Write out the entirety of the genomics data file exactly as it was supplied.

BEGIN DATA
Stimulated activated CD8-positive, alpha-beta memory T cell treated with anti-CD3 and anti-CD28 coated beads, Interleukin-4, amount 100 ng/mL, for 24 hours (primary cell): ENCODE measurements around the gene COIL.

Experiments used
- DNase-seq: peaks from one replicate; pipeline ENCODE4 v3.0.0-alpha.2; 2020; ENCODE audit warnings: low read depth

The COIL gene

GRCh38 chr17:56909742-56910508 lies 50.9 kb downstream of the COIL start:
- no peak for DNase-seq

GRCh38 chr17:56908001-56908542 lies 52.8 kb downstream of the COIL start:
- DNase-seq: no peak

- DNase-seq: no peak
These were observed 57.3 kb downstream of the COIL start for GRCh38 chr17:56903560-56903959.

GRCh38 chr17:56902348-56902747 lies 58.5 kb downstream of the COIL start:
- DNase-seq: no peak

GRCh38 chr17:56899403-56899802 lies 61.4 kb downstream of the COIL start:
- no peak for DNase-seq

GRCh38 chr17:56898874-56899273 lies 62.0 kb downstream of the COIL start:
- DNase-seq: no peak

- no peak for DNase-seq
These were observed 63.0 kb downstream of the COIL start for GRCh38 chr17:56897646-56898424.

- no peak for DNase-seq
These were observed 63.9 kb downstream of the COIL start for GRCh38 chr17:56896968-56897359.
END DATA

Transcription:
Stimulated activated CD8-positive, alpha-beta memory T cell treated with anti-CD3 and anti-CD28 coated beads, Interleukin-4, amount 100 ng/mL, for 24 hours (primary cell): ENCODE measurements around the gene COIL.

Experiments used
- DNase-seq: peaks from one replicate; pipeline ENCODE4 v3.0.0-alpha.2; 2020; ENCODE audit warnings: low read depth

The COIL gene

GRCh38 chr17:56909742-56910508 lies 50.9 kb downstream of the COIL start:
- no peak for DNase-seq

GRCh38 chr17:56908001-56908542 lies 52.8 kb downstream of the COIL start:
- DNase-seq: no peak

- DNase-seq: no peak
These were observed 57.3 kb downstream of the COIL start for GRCh38 chr17:56903560-56903959.

GRCh38 chr17:56902348-56902747 lies 58.5 kb downstream of the COIL start:
- DNase-seq: no peak

GRCh38 chr17:56899403-56899802 lies 61.4 kb downstream of the COIL start:
- no peak for DNase-seq

GRCh38 chr17:56898874-56899273 lies 62.0 kb downstream of the COIL start:
- DNase-seq: no peak

- no peak for DNase-seq
These were observed 63.0 kb downstream of the COIL start for GRCh38 chr17:56897646-56898424.

- no peak for DNase-seq
These were observed 63.9 kb downstream of the COIL start for GRCh38 chr17:56896968-56897359.